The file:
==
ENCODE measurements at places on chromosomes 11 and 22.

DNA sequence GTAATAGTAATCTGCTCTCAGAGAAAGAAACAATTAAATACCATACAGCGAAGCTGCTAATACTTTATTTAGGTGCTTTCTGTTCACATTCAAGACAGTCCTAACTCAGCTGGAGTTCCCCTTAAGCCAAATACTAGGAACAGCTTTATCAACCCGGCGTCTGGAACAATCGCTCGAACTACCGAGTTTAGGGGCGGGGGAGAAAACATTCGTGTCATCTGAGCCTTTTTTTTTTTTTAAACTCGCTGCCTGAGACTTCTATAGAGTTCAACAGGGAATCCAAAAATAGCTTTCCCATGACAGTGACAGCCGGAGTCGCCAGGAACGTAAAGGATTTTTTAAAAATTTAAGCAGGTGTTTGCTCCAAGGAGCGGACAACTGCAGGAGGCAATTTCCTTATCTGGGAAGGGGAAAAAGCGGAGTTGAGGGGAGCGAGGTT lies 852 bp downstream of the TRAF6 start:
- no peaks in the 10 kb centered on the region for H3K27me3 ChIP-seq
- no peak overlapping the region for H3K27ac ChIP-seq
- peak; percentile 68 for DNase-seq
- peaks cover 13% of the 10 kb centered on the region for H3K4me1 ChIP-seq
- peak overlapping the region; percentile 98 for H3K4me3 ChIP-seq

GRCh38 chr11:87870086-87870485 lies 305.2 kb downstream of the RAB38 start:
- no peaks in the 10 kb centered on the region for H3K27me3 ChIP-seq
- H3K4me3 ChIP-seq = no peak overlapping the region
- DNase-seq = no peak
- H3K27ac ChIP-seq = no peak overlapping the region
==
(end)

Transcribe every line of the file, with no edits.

ENCODE measurements at places on chromosomes 11 and 22.

DNA sequence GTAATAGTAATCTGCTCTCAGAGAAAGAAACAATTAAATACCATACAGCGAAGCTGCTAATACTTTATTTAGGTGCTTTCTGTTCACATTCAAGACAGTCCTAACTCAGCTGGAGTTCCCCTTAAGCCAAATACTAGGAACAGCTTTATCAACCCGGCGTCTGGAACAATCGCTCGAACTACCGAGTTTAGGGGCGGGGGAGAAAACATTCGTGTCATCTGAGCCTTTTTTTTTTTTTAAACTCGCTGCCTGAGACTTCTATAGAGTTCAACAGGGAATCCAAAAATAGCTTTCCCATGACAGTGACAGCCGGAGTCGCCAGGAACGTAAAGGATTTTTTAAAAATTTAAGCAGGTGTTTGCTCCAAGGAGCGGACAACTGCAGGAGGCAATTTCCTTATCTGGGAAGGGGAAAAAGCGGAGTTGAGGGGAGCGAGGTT lies 852 bp downstream of the TRAF6 start:
- no peaks in the 10 kb centered on the region for H3K27me3 ChIP-seq
- no peak overlapping the region for H3K27ac ChIP-seq
- peak; percentile 68 for DNase-seq
- peaks cover 13% of the 10 kb centered on the region for H3K4me1 ChIP-seq
- peak overlapping the region; percentile 98 for H3K4me3 ChIP-seq

GRCh38 chr11:87870086-87870485 lies 305.2 kb downstream of the RAB38 start:
- no peaks in the 10 kb centered on the region for H3K27me3 ChIP-seq
- H3K4me3 ChIP-seq = no peak overlapping the region
- DNase-seq = no peak
- H3K27ac ChIP-seq = no peak overlapping the region